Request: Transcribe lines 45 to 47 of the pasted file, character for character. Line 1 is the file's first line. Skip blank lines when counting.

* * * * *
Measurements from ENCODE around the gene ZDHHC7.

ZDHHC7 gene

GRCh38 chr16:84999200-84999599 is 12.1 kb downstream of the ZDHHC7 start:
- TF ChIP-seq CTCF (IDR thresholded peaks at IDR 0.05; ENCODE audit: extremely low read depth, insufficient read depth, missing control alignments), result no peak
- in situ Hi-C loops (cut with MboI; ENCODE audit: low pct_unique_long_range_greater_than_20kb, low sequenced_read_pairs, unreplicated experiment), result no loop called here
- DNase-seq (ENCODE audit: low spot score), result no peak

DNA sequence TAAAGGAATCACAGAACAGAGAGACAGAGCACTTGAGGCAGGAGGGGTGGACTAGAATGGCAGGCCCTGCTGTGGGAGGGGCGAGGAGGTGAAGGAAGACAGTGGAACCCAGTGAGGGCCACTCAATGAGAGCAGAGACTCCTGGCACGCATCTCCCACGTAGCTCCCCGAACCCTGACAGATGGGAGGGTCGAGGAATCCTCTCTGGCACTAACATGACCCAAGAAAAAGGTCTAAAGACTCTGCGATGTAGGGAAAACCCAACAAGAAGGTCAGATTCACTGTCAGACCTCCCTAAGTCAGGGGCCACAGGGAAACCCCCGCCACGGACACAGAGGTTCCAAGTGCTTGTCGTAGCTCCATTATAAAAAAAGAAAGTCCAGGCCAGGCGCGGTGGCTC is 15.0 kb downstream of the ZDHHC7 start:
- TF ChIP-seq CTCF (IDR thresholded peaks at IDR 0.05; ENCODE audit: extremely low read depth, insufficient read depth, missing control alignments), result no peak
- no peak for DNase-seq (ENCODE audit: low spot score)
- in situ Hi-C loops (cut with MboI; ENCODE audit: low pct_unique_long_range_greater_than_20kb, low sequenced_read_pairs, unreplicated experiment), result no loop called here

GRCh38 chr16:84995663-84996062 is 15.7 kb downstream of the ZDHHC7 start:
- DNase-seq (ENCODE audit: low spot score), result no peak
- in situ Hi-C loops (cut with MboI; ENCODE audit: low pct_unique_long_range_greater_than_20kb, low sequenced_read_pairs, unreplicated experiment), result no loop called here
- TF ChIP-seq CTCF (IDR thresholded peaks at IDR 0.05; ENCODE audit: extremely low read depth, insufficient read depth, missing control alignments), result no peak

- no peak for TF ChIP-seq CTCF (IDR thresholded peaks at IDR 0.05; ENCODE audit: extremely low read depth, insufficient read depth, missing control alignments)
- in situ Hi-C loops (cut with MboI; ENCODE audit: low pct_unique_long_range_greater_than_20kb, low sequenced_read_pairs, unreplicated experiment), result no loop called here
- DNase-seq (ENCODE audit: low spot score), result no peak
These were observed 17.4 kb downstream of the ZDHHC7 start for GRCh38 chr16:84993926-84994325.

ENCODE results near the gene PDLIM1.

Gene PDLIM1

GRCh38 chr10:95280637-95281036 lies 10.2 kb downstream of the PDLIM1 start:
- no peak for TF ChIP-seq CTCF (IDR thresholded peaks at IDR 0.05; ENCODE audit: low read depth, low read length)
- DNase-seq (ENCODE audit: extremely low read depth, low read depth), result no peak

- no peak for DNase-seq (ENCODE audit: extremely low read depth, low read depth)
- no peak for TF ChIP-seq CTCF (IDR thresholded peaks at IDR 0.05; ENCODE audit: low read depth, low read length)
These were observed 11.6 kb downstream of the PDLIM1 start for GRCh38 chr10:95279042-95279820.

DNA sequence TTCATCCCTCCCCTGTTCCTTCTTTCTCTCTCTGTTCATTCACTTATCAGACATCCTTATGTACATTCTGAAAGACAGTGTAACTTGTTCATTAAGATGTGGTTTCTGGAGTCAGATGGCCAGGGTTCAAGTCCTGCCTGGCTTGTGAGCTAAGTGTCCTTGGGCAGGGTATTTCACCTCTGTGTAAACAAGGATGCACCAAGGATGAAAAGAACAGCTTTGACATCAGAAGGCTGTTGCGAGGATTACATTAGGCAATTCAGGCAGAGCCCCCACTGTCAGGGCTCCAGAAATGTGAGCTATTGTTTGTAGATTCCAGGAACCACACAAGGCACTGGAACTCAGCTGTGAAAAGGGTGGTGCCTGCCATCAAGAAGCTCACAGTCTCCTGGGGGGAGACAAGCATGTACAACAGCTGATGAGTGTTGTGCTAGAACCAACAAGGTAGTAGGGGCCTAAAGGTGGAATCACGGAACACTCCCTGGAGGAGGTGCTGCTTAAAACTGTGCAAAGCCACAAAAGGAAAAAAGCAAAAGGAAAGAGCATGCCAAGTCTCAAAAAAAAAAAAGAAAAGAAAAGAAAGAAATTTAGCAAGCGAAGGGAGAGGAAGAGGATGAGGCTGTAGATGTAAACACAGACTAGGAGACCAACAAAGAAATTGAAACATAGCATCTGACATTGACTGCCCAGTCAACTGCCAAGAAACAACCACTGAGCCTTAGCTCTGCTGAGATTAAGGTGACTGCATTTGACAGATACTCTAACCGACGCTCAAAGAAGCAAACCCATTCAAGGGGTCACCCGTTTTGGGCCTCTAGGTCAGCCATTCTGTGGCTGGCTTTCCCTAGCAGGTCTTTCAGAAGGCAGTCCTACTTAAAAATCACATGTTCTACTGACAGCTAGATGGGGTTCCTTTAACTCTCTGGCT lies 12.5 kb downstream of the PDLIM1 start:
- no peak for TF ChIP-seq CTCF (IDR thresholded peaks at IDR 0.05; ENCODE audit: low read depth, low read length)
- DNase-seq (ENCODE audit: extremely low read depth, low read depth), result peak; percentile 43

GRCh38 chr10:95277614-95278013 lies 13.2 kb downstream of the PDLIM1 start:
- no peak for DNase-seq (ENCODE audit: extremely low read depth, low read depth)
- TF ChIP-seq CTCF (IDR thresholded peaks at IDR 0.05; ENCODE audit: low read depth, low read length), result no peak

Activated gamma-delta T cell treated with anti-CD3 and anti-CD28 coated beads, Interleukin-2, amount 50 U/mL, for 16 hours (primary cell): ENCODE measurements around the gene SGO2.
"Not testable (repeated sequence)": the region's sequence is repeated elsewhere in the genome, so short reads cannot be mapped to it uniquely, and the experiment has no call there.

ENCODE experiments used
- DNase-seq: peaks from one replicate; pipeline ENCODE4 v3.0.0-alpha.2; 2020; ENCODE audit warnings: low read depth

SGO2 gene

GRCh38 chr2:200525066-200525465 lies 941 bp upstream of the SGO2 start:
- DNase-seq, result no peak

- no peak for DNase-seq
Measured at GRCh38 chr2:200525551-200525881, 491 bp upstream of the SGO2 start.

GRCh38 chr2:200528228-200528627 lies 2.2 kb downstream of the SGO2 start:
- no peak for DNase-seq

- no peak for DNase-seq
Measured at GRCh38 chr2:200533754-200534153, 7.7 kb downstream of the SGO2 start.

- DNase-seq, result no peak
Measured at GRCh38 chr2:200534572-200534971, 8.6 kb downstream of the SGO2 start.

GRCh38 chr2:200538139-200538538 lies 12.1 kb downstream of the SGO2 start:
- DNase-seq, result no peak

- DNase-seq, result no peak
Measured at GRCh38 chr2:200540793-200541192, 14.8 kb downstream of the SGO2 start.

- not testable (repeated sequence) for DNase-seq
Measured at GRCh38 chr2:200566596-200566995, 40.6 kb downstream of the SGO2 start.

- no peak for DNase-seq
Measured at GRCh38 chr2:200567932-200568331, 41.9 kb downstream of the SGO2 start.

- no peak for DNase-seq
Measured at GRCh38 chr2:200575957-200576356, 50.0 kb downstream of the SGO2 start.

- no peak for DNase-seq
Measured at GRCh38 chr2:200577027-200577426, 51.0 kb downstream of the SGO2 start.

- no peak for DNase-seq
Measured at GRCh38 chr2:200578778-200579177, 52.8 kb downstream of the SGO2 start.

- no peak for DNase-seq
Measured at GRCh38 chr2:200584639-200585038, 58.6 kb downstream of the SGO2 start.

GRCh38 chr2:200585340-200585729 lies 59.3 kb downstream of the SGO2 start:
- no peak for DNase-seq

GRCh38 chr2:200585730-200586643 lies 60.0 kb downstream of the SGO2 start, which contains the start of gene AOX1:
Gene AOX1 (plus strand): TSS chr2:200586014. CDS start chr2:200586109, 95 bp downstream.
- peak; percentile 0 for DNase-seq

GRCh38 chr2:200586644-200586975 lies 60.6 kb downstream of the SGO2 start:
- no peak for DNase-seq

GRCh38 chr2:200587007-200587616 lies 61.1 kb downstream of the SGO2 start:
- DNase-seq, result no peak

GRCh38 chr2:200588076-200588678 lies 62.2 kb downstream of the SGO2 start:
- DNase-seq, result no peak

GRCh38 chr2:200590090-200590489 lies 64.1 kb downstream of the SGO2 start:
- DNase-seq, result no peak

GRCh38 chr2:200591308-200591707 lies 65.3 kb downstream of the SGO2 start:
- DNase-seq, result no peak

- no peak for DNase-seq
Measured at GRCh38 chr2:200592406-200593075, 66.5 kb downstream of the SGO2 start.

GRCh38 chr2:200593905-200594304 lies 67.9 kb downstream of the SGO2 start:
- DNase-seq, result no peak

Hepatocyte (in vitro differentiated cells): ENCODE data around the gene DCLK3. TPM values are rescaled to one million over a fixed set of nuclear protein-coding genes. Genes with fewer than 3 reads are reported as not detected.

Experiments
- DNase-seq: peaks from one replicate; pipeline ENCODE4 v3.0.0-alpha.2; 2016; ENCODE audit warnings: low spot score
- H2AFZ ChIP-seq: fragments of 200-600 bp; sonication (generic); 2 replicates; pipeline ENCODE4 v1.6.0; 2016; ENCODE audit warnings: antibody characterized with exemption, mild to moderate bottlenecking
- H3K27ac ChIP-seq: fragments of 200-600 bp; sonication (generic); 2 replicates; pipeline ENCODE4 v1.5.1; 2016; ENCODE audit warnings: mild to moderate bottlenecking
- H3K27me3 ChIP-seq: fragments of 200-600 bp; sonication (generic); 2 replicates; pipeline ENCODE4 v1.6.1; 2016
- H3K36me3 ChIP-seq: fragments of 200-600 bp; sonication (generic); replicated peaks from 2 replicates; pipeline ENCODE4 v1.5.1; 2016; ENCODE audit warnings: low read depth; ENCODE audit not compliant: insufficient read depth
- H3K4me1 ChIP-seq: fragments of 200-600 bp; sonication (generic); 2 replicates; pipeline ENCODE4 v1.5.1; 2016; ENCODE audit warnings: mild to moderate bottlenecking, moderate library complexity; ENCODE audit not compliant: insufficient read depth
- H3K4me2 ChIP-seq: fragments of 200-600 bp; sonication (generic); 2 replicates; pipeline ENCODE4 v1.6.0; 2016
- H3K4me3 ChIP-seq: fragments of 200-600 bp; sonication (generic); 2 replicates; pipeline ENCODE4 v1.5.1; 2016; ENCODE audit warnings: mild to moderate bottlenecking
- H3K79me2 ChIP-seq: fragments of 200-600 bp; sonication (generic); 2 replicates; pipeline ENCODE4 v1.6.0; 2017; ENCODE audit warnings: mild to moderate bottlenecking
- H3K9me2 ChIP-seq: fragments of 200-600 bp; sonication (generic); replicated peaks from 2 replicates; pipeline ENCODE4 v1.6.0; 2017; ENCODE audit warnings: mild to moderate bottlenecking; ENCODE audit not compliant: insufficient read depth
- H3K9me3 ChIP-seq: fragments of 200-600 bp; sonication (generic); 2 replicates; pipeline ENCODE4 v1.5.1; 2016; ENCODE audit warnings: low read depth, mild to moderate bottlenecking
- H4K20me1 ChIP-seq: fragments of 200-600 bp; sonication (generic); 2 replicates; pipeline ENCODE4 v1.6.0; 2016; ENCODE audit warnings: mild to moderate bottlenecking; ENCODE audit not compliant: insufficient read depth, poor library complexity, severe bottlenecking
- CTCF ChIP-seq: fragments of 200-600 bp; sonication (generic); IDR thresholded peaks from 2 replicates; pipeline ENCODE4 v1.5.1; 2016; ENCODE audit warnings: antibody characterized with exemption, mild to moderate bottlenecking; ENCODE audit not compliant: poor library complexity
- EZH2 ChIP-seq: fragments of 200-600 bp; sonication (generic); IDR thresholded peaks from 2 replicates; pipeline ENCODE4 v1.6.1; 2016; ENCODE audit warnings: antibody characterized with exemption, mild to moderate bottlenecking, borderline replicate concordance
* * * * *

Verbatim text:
Measured at GRCh38 chr2:200533754-200534153, 7.7 kb downstream of the SGO2 start.

- DNase-seq, result no peak
Measured at GRCh38 chr2:200534572-200534971, 8.6 kb downstream of the SGO2 start.